A University of Wyoming professor has co-authored a new research paper stating that global warming is contributing to larger wildfires in the Rocky Mountain region.
“Global warming is causing larger fires in Rocky Mountain forests than have burned for thousands of years,” said Bryan Shuman, a professor in the UW Department of Geology and Geophysics. “The last time anything similar may have occurred was during a warm portion of the medieval era.”
Shuman was the main co-author of a paper, titled “Rocky Mountain Subalpine Forests Now Burning More Than Any Time in Recent Millennia,” that was published Monday in the Proceedings of the National Academy of Sciences, one of the world’s most prestigious science journals.
Shuman and his fellow researchers found that by November 2020, wildfires in southern Wyoming and northern Colorado were responsible for 72% of the total area burned in high-elevation subalpine forests since 1984.
In 2020, Colorado saw three of its largest wildfires on record.
The 2020 fire season saw distinctly higher rates of burning than in the last 2,000 years. The researchers used charcoal found in lake sediment records to assemble the fire history across the Rocky Mountains.
They discovered that since 2000, wildfires are burning nearly twice as much area, on average, compared to the last 2,000 years.
Over that 2,000-year period, fires in high-elevation, subalpine forests historically burned, on average, once every 230 years. In the 21st century, those fires now occur, on average, every 117 years.
Philip Higuera, a professor of fire ecology in the W.A. Franke College of Forestry and Conservation at the University of Montana, was the paper’s lead author. Kyra Wolf, a Ph.D. candidate in paleoecology and forest ecology at the University of Montana, also contributed to the paper.
Higuera and Shuman conceived and designed the study, while Higuera and Wolf analyzed the data to understand how current fire activity compared to wildfires of the past.
“As the 2020 fire season unfolded, we realized we already had a well-defined understanding of the fire history of many of the places burning, based on over 20 lake sediment records our teams had collected over the past 15 years,” Higuera says. “When the smoke settled, we thought ‘Wow, we may have witnessed something truly unprecedented here.’ So, we combined the existing records for the first time and compared them to recent fire activity. To our surprise, 2020 indeed pushed fire activity outside the range of variability these forests have experienced over at least the past two millennia.”
In the Rocky Mountains of northern Colorado and southern Wyoming, 840,000 acres have burned between 1984 and 2019. Another 660,000 acres burned in 2020.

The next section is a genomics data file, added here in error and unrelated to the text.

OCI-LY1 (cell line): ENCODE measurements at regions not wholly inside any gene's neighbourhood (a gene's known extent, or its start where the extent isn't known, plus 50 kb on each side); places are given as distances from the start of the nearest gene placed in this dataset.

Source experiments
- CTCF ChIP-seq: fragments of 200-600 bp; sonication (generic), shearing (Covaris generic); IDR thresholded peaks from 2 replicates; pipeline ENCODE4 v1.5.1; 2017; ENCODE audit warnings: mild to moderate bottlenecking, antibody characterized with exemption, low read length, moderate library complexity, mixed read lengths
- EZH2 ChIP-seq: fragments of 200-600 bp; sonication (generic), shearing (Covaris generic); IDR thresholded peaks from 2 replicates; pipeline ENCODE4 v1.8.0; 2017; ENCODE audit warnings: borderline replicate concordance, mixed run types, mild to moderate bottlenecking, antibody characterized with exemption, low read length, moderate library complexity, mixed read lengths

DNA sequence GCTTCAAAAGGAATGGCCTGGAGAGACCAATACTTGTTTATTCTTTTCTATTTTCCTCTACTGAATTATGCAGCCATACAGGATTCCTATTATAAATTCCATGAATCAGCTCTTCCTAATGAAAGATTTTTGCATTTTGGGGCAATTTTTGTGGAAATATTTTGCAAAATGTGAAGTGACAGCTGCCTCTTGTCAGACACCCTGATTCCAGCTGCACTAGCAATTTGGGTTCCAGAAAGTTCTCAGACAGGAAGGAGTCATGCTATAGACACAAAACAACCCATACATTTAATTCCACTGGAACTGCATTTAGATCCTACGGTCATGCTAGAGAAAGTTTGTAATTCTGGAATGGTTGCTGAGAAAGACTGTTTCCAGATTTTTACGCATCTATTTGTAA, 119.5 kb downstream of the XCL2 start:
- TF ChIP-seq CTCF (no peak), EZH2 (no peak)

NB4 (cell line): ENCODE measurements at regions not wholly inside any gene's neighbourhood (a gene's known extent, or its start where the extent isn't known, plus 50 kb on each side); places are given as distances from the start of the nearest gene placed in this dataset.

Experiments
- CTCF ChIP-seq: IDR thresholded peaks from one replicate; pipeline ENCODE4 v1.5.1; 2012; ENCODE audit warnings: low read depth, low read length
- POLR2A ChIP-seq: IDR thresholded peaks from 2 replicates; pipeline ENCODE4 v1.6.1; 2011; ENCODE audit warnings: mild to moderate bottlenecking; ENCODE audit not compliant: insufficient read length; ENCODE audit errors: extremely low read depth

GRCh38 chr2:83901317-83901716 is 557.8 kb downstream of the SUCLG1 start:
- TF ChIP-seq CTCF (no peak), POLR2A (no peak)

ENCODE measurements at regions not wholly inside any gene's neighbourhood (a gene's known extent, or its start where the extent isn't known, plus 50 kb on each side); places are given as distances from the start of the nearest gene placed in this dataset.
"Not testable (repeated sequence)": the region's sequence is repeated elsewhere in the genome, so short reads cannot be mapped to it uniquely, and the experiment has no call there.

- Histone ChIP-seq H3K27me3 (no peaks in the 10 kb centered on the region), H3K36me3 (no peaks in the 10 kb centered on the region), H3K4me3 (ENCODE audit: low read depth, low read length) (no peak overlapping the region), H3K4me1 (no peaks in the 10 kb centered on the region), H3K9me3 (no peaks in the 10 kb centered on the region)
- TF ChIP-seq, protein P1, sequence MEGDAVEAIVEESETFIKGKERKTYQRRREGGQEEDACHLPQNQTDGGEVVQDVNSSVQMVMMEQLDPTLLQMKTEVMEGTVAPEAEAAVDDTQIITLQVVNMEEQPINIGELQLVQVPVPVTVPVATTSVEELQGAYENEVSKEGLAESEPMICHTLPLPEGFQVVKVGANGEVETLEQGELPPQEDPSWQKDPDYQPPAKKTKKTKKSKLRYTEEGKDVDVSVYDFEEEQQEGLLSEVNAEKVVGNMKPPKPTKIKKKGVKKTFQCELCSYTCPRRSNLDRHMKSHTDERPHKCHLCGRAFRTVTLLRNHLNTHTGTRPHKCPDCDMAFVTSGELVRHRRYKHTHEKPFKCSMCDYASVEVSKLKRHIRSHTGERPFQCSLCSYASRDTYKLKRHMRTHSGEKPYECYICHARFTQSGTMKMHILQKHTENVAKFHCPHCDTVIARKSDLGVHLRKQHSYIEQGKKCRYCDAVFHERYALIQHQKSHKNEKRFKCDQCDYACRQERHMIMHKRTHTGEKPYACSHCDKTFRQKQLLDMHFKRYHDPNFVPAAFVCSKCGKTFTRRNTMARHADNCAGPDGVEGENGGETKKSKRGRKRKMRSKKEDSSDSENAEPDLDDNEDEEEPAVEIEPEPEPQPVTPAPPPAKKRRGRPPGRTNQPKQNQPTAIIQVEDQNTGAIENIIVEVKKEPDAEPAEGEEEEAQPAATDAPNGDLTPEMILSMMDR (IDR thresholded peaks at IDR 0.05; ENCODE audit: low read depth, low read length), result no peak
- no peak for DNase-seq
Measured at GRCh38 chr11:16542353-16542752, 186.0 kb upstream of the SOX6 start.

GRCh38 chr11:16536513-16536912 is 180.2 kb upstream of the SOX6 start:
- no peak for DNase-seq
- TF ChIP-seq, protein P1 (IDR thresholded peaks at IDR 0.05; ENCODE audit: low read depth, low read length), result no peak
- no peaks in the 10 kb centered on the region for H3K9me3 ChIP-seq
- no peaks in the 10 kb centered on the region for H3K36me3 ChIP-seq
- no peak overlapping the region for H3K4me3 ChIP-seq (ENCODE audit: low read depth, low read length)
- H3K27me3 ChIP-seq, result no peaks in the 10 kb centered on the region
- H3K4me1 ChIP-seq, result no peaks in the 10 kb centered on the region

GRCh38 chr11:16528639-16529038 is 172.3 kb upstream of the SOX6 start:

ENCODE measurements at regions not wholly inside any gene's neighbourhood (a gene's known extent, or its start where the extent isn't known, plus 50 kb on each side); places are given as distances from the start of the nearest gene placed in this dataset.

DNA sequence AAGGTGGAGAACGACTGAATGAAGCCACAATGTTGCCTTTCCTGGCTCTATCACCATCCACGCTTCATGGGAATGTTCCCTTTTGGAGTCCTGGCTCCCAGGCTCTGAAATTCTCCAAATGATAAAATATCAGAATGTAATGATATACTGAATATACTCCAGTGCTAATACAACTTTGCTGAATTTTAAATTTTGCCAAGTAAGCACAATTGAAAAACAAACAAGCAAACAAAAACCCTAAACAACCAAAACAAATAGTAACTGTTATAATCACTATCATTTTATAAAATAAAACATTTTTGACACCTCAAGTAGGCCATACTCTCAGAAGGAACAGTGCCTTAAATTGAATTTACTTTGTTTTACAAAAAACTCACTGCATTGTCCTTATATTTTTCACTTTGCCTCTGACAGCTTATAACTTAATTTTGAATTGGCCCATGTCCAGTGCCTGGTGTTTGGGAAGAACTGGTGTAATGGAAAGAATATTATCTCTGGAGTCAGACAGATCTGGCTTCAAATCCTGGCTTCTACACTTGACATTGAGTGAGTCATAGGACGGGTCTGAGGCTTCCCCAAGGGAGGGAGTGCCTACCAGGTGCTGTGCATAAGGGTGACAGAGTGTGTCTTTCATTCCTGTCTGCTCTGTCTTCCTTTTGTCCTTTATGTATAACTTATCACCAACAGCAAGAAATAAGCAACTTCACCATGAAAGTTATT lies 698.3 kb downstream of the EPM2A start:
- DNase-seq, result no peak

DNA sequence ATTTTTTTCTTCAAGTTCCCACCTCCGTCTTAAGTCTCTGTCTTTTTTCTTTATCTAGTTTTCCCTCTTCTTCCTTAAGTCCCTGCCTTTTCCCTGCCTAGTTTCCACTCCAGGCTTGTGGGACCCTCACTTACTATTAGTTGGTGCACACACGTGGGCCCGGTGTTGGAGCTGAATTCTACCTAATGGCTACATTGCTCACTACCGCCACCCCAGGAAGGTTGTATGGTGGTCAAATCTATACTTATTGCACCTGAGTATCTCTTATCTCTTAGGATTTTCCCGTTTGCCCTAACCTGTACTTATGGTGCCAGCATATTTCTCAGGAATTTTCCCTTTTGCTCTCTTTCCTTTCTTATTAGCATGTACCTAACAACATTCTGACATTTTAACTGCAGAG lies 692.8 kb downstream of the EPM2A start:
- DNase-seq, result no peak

Approximately 1.1 million acres burned in the past decade in the Colorado-Wyoming study area, even though only 400,000 acres, less than half as much, burned in the previous 25 years.
“The results indicate that, if fires continue to burn as often as they do now, every forest in the region could be burned by the beginning of the next century,” Shuman said. “In the past, it would have taken 200 to 300 years, if not longer, for fires to affect that much area.”
Subalpine forests are becoming less resilient and more susceptible to fires because the climate is warming, the researchers showed. Because humidity was extremely low, temperatures were high and storm events produced high winds, forest management had little impact on the 2020 fires.
The fires burned designated wilderness and national parks with limited fuel management, heavily managed areas with substantial timber removal and intact forest and areas with extensive beetle kill.
The extreme climate completely overrode all types of forest management, Shuman said.
“Snowfall in our high-elevation forests is lower now than in past decades, and summers are hotter. The changes convert trees into dry fuel, primed and ready to burn,” Shuman said. “With less snow now, the fire season lasts longer than before. When areas burn, the fires are bigger. They can burn longer.
Continual warming will reinforce newly emerging fire activity in these high-elevation forests, with significant implications for ecosystems and society, according to the paper.
“It may sound dire, but it’s critical to remember that we have ample opportunities to limit or reverse climate warming, while still working to adapt to the increasing fire activity expected in upcoming decades,” Higuera said.